Why BRRRR in CA when you could BRRRR long distance and get better returns somewhere else

How do you figure you get better returns?  The value of any rehab will be greater in Coastal CA than the midwest.  Once I extract all or almost all of the investment out, my appreciation will far exceed the midwest.

Questions:

  • Why do you think so many of the flipping shows are based in CA? A: Because the profits from the rehab is superior to other locations.
  • What cities do you think Case Shiller has as top 3 buy n hold returns for this century?  A: 3 coastal CA cities (San Fran, LA, San Diego).
  • Where do you think NeighborhoodScout ranks those 3 cities for appreciation for this century? A: Each has a 10 out of 10 in nation score.

Simple fact is rehabs product greater returns in higher value areas (NYC, coastal CA (San Fran, San Jose, LA, OC, San Diego), boston, Seattle, etc.).   Therefore, the rehab in coastal CA will be worth more than a rehab in the a Midwest city.   

Originally posted by @Kevin Summer :

@Pavan Sandhu Interesting! This could help bring my calculations into the positive cash flow range. I'll run some numbers and post my findings! Thanks Pavan.

If you have any examples of this please share. If not, your comment was still immensely helpful. 


best,

Kevin Summer

Make sure you understand how the property will appraise with the ADU. ADUs are typically one of the worst RE investments primarily because of the difference between the value added and the hands off cost to add an ADU. In most locations, a hands off ADU addition starts with at least $50K negative position. This negative position consumes years of cash flow to just get to even. Add in that the ADU typically has less advantageous finance options compared to other RE investments and traps significant capital and the ADU is often not a good choice.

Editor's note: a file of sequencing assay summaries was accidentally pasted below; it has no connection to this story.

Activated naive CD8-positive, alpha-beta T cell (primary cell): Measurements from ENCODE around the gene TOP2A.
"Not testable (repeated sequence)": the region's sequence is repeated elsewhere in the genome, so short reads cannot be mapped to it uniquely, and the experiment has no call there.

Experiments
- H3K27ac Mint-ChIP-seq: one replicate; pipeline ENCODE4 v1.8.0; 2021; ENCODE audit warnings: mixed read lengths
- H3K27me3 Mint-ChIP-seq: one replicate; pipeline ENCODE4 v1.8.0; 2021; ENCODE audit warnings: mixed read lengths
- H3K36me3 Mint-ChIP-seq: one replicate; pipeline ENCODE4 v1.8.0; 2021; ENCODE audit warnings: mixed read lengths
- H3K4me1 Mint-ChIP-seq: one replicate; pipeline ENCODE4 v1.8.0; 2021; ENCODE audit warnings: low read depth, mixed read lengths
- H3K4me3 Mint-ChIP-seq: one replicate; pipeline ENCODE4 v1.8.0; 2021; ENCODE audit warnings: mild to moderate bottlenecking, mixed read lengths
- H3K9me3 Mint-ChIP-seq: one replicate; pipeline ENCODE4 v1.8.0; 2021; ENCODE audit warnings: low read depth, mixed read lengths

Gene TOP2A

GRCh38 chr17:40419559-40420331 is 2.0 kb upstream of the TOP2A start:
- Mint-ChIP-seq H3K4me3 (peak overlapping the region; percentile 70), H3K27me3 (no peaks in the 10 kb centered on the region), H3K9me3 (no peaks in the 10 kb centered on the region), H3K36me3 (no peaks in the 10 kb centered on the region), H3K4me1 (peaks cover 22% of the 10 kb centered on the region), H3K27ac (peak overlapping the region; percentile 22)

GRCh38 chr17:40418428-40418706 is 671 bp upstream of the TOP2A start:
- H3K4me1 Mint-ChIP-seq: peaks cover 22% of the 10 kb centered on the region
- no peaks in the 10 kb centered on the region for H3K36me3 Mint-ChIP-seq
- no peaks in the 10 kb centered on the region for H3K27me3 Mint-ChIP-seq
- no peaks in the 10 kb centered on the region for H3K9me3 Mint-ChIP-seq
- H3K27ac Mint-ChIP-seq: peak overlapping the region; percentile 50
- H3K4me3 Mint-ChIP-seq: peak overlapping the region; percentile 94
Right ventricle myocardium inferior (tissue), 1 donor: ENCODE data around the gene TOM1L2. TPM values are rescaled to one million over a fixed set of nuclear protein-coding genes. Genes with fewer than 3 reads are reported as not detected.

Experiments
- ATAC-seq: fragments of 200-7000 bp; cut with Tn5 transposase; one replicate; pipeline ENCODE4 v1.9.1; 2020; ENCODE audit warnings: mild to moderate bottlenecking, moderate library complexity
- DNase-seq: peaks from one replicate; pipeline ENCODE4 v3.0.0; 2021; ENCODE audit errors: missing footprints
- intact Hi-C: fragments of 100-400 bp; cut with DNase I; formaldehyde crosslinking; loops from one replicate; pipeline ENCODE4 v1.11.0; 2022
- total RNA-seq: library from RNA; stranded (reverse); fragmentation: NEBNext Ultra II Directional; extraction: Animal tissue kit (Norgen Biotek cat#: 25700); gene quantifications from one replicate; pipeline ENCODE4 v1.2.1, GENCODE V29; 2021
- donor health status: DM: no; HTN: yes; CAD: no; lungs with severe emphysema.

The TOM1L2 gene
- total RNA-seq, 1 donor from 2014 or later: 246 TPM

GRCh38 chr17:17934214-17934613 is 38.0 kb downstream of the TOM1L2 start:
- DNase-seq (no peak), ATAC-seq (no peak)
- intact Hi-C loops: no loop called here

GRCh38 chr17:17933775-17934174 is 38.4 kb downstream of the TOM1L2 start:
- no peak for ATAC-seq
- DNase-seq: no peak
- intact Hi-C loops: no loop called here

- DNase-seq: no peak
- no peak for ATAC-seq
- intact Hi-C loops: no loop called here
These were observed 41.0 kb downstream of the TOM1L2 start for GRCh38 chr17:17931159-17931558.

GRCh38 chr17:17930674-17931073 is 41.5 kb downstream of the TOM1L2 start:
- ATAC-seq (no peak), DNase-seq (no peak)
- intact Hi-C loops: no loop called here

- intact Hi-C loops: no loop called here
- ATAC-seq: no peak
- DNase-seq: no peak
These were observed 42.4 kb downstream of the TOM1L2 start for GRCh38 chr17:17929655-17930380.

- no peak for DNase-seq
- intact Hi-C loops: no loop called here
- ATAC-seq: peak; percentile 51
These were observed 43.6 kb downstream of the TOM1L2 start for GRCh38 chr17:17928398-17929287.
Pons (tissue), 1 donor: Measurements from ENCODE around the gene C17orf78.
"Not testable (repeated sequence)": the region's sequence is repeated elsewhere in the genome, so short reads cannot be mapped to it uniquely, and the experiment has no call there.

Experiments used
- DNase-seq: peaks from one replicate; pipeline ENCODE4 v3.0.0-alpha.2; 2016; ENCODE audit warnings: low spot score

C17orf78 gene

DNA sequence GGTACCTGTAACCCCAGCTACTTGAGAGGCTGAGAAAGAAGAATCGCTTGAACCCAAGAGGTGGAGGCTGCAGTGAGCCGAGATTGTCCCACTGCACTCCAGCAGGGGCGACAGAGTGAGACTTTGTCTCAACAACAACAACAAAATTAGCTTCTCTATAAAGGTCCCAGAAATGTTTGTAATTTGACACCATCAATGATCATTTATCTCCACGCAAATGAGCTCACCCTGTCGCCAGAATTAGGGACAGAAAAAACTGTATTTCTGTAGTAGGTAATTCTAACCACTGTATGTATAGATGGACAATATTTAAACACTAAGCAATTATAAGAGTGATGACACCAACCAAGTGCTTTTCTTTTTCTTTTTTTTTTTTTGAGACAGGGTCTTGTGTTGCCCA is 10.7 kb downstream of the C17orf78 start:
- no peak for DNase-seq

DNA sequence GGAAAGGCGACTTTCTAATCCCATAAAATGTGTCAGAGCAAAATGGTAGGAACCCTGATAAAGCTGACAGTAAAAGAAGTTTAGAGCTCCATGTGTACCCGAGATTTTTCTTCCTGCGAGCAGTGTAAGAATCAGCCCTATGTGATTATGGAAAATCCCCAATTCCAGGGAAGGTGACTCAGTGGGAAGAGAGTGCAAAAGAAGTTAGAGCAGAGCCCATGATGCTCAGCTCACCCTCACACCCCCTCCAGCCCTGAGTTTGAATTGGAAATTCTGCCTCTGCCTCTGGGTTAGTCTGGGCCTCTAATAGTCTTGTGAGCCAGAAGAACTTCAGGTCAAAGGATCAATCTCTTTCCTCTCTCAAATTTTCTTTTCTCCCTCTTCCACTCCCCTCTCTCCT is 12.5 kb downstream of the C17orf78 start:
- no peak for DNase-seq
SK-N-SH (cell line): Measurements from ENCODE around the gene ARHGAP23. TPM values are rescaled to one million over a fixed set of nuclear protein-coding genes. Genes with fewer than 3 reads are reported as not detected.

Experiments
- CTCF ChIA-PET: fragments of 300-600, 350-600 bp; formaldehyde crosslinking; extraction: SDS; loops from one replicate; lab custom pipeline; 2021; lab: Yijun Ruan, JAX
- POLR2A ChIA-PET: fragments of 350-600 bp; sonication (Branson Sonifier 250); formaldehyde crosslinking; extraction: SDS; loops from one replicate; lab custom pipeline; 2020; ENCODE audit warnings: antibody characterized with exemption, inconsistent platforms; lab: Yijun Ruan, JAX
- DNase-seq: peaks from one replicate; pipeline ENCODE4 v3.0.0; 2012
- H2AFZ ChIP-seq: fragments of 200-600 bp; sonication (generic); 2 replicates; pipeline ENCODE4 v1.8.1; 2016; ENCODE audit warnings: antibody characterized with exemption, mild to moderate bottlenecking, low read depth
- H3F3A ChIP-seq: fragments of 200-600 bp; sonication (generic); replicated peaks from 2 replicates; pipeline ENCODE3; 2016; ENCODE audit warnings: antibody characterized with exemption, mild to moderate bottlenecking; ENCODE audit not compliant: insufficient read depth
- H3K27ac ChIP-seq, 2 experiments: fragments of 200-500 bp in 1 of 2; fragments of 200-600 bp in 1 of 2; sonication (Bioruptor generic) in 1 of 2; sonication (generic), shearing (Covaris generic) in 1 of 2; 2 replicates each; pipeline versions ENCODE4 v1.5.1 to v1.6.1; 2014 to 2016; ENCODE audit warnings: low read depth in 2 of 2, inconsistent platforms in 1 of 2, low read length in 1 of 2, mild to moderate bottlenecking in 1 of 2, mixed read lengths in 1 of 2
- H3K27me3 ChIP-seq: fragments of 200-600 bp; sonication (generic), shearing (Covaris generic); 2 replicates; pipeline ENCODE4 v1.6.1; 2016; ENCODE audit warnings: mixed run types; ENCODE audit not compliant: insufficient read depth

Note if you are a developer, contractor, skilled handyman, willing to act as GC, etc., the negative position will not be as substantial and could end up being a value add (but it requires much more work than a hands off ADU addition).

Basically do your due diligence before starting down the ADU path. The rent associated with the ADU can be tempting, but typically is a Lorelei that is revealed if you do a thorough pro forma.

Good luck

Originally posted by @Dan Heuschele :
Originally posted by @Joshua Haynes:

How do you figure you get better returns?  The value of any rehab will be greater in Coastal CA than the midwest.  Once I extract all or almost all of the investment out, my appreciation will far exceed the midwest.

Questions:

  • Why do you think so many of the flipping shows are based in CA? A: Because the profits from the rehab is superior to other locations.
  • What cities do you think Case Shiller has as top 3 buy n hold returns for this century?  A: 3 coastal CA cities (San Fran, LA, San Diego).
  • Where do you think NeighborhoodScout ranks those 3 cities for appreciation for this century? A: Each has a 10 out of 10 in nation score.

Simple fact is rehabs product greater returns in higher value areas (NYC, coastal CA (San Fran, San Jose, LA, OC, San Diego), boston, Seattle, etc.).   Therefore, the rehab in coastal CA will be worth more than a rehab in the a Midwest city.   


"How do you figure you get better returns? The value of any rehab will be greater in Coastal CA than in the midwest. Once I extract all or almost all of the investment out, my appreciation will far exceed the midwest."